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Write What You Drive

A showcase of independent motoring journalism and automotive travails

Underspeeding - The Real Middle Class Anti-Social Behaviour

There was an article in the news a few years back in which an outgoing Police chief stated that breaking the speed limit is the Middle-Classes' take on Anti-Social Behaviour. Trapped behind a Honda Jazz driving through Worcestershire a few weeks ago, I couldn't help but wonder if under-speeding is just as much, if not more anti-social.

I've always been determined that JTurn not become a receptacle for rants and raves - as both a motorist and cyclist I would certainly have enough to keep it supplied should I so choose - but I don't think I'm highlighting or suggesting anything here that competent drivers shouldn't be doing anyway.

Perhaps the advent of full-time work has put additional pressures on my spare time to the extent that any delay on non-productive time such as road journeys infuriate me far more than they used to. Whatever the cause, it is undeniably frustrating when you are trapped behind a motorist determined to sustain 20 mph under the speed limit no matter what the conditions.

When I learnt to drive, my instructor encouraged me to keep up with traffic and maintain the speed limit where safe to do so - this was also observed on the test. Obviously I would never promote speeding and I'm far more of a stickler for the limits now than when I was unleashed at the age of 17. As the driver of a mid-engined car with a turbocharger and no traction control, I am also an advocate of considering road conditions before deciding what speed is appropriate to drive at.

That said; if you're incapable of maintaining 60 mph on a straight, clear piece of road in a modern car, then there must be questions surrounding your possession of a license. There's an arrogance and lack of consideration to people who decide that because they don't want to drive to the speed limit for whatever reason, nobody else does - impressing a lower value on my time than I am prepared to accept.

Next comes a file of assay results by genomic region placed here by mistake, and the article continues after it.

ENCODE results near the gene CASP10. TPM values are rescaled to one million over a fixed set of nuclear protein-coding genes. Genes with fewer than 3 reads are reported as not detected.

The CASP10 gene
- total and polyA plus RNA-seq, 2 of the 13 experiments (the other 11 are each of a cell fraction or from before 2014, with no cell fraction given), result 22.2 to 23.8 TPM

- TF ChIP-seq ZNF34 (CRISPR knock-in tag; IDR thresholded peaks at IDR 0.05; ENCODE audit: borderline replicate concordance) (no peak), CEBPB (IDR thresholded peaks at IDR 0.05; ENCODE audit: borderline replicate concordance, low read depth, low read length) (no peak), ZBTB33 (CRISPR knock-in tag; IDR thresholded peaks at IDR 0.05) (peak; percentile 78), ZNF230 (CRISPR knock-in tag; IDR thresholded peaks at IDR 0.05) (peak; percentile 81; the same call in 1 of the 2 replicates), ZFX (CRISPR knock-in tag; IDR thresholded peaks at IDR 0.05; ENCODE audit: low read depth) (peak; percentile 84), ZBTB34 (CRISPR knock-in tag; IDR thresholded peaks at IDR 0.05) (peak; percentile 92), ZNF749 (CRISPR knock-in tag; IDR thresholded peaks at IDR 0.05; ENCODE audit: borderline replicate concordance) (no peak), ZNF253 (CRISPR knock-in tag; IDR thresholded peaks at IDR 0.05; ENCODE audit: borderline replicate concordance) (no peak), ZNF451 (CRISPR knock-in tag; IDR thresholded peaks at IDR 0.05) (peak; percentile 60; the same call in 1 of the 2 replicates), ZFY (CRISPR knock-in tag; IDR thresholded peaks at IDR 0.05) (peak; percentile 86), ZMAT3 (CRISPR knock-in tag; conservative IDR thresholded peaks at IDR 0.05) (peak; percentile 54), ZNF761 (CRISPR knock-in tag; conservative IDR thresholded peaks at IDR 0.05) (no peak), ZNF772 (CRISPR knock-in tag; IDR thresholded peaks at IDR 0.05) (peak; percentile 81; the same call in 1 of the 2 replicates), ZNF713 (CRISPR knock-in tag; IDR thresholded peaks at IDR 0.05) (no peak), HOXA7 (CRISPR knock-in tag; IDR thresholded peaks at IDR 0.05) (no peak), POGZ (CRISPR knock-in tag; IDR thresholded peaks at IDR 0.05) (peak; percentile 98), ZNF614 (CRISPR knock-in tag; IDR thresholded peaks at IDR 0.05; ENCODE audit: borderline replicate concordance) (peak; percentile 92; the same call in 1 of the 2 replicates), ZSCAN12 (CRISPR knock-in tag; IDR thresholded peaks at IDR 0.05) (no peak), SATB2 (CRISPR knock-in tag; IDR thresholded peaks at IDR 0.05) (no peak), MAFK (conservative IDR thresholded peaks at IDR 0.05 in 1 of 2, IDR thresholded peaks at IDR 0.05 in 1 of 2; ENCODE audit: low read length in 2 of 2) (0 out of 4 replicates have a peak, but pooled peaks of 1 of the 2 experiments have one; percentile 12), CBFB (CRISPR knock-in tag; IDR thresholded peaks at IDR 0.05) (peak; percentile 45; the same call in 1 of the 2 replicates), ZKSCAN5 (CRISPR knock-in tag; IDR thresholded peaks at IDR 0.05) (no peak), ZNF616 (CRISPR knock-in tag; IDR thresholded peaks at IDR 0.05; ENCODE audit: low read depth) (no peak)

Part of the problem, and again something that all motorists should be well aware of, is that a lot of people don't know what the national speed limit sign actually means and what the national speed limit is on a single carriageway...it's 60mph by the way. In fact, the problem is almost exclusive to A and B roads since if somebody decided to drive at 50mph on the motorway, everyone else can overtake very easily.

Obviously you should always adjust your speed based on conditions and not necessarily the limit. This depends on the ability and confidence of driver and car...but if you don't feel comfortable maintaining the speed limit on an open A-road in good conditions, when are you going to? If these limitations are the result of poor eyesight or simply incompetence then again, the possession of a license is questionable - and the driver's decision to venture onto a fast highway even more so.

Another classic is the motorist who doesn't know where they are going or are concentrating so hard on the satnav stuck to their windscreen that they fail to take account of changes in speed limit - or indeed anything else happening around them. Again there is a frustrating selfishness and blinkeredness to this behaviour since they decide that because they want to crawl along or brake suddenly at every junction looking for a right hand turning, everyone else does too.

Then there are those that, for no discernible reason, decide that 45mph in a 60mph area is sufficient - condemning a long line of motorists who perhaps don't want to spend all day on the road to the same fate. I'm afraid I don't understand this mentality at all as the argument that it is safer is, at best, questionable given the increased likelihood of attempted overtakes and harsh braking. Also baffling is the fact that it must just take the culprits so long to get anywhere. I work in the automotive industry where we are forever trying to make it quicker, safer and more economical for drivers to get to their destination - but all the marginal gains we strive to achieve to make peoples' lives better can be eradicated by ignorance.

I have tried to pitch some articles on JTurn to inform and make readers think about what is actually happening at a physical level when they drive - but no logic I can call upon justifies the above behaviour.

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